In addition to potentially being subject to governmental backlash, many lending organizations that provide this type of assistance to their potential clients also risk being stripped of their ability to pull credit. Surprisingly, few people in the industry are aware that many of the largest providers of independent verification services require lenders to certify that they do not engage in credit repair. These prohibitions are often glossed over because many lenders do not realize that the advice they provide actually puts them in breach of these agreements. If these verification services discover that the lenders with which they contract are engaging in these practices in-house, they could very well, and most likely will, terminate the contracts and refuse to provide their services in the future.

Featured Sponsors:

 
Because of the ever-increasing competition in the mortgage industry, it is imperative for lenders who wish to succeed to undertake initiatives to ensure that they stand head and shoulders above their competition. For the last few years we have seen a shift from a refinance to a purchase market. Additionally, the average origination costs have been steadily increasing, while the quality of leads is on the decline due, in part, to the credit difficulties widely experienced by consumers. Taking all of these factors into account, the question then becomes, “how?” “How can I differentiate myself from my competitors? “How can I increase my conversion rates?” “How can I establish a rapport with my clients to ensure repeat business and brand loyalty?”

One solution is to form strategic partnerships with third party companies that are able fill in gaps by providing services that you cannot. As discussed above, there are thousands of consumers who get turned away every day because of their credit scores. These consumers look great on paper in terms of employment status, income, and other assets, but their FICO scores render them ineligible for loans. Although lenders cannot and should not attempt to rehabilitate these consumers in-house, they should not just turn them away either. Those unqualified or underqualified consumers represent hundreds of millions of dollars in potential market share and, if lenders are able to implement a system to capture even a fraction of those consumers, they could bolster their bottom line by serving what was previously viewed as an untapped market, while establishing customer loyalty by indirectly aiding those customers that have traditionally been brushed off by the competition.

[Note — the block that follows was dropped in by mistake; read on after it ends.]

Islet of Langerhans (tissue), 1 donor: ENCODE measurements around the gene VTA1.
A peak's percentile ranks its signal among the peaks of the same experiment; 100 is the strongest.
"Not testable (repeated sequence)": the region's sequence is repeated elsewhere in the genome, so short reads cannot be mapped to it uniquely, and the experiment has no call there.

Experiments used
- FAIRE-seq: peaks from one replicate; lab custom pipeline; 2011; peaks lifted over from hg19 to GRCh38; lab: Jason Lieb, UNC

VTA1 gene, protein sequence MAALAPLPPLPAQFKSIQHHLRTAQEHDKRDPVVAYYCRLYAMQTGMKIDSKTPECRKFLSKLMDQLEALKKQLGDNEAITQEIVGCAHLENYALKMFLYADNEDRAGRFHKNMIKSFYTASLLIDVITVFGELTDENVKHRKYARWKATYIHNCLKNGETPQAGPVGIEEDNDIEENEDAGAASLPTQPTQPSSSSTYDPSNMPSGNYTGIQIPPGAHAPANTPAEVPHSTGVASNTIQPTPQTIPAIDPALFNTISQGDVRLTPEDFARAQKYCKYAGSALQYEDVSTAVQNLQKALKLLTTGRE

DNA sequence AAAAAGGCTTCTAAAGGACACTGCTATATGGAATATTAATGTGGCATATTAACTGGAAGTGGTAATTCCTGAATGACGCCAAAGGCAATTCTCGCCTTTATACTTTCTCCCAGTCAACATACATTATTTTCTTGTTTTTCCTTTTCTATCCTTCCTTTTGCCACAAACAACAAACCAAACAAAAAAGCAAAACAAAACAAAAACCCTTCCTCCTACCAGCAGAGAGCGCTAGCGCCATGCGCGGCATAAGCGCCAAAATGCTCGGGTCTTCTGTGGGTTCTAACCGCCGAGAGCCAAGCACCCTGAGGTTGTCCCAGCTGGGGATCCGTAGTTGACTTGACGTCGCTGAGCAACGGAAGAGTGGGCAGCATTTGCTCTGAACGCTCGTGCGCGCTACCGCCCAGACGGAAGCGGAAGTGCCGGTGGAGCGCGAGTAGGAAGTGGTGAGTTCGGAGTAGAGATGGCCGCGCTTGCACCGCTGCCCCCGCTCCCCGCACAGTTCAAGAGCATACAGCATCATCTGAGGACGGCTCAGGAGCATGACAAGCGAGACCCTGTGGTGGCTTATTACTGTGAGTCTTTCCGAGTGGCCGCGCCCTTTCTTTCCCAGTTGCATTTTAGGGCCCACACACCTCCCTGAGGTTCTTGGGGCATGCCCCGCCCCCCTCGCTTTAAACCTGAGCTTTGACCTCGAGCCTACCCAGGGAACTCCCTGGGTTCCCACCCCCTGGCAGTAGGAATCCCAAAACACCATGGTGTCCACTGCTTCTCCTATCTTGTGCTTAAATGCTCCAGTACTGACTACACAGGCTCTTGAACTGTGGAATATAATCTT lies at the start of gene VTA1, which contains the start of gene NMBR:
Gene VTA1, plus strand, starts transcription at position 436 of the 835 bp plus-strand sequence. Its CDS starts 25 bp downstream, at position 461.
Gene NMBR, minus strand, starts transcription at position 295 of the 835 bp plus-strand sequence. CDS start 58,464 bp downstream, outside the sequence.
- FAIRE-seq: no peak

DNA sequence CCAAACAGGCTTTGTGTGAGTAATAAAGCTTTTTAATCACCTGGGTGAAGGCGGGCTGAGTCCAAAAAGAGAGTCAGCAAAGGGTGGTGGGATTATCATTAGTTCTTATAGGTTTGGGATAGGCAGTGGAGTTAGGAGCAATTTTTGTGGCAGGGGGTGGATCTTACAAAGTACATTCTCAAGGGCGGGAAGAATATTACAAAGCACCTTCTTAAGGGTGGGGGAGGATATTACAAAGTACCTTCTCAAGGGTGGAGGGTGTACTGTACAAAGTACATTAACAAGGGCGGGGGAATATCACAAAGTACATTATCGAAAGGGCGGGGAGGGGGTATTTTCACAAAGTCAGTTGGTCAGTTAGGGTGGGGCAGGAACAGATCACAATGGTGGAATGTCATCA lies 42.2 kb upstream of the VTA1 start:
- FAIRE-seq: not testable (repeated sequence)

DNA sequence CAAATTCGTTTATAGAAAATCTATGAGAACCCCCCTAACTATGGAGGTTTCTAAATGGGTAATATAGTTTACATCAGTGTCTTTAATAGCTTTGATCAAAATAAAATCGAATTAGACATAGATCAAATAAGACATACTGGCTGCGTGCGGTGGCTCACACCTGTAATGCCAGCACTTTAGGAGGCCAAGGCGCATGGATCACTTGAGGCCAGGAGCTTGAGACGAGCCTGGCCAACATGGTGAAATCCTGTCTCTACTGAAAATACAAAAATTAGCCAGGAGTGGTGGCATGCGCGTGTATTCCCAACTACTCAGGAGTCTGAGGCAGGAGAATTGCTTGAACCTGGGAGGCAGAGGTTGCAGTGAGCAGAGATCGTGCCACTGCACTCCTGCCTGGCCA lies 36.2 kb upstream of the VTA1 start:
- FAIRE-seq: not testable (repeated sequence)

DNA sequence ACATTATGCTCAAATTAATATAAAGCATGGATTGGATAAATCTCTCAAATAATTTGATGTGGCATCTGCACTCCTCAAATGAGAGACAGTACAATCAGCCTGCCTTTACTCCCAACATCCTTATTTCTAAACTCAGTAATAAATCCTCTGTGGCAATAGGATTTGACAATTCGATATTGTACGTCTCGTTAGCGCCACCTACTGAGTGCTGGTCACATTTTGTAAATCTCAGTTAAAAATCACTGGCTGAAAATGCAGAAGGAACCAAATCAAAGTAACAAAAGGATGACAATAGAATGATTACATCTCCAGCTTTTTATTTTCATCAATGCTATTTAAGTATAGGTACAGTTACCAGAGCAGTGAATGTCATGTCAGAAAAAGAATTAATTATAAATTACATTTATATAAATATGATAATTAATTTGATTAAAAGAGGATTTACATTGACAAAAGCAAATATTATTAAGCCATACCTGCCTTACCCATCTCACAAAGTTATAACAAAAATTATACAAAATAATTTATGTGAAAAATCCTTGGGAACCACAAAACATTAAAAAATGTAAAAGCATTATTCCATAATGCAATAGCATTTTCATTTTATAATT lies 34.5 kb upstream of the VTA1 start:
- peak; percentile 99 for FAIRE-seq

There are several not for profit entities that specialize in credit remediation and rehabilitation no cost to lenders, whatsoever. Although the non-profits were established to benefit consumers, lenders who choose to partner with these companies stand to become ancillary beneficiaries, while providing a niche service to their prospective clients. The effects of implementing this strategy are threefold in that lenders: 1) are able to insulate themselves from the potential liability that accompanies being reclassified as a credit repair organization, while ensuring that these consumers receive the assistance they require; 2) are able to maximize the value of every lead thy receive by providing this service without expending additional time or resources on conversion; and 3) are able to establish brand loyalty by offering a crucial service that competitors do not provide while simultaneously tapping a pipeline of new business.

When evaluating potential partnerships, it is imperative that lenders are able to pinpoint those organizations that are not only reputable, but that employ experienced personnel who are capable of providing the services necessary to rehabilitate the referred consumers. Not only should a chosen not for profit provide credit remediation, it should also provide coaching and education to give consumers who have traditionally experienced credit difficulties the requisite knowledge base to make sound financial decisions in the future. By affording consumers resources that teach responsible borrowing and spending habits, lenders can help ensure that when these clients return to them, ready to refinance or purchase another home in the future, they have the necessary credit profile to allow for an expeditious closing.

Featured Sponsors:

 
Lenders should also ensure that there are mechanisms in place to monitor the progress of all consumers that they refer to their not for profit partners. This will operate to ensure that not only are the referrals making progress, but that the lenders are advised upon the completion of the rehabilitation process so that they can recapture leads in which they’ve invested considerable time and resources. The lender should also endeavor to periodically follow up with their referrals during the remediation process in order to build stronger relationships, which should lead to higher conversion rates upon completion.

Although it is getting increasingly difficult to close new loans in the mortgage industry, there are plenty of potential sources of business for savvy lenders that know how to recognize them and have systems and strategies in place to capitalize. By differentiating your organization and providing consumers with alternatives to rejection, you have the ability to maximize lead value and cut origination costs, while simultaneously building lifelong client relationships.

About The Author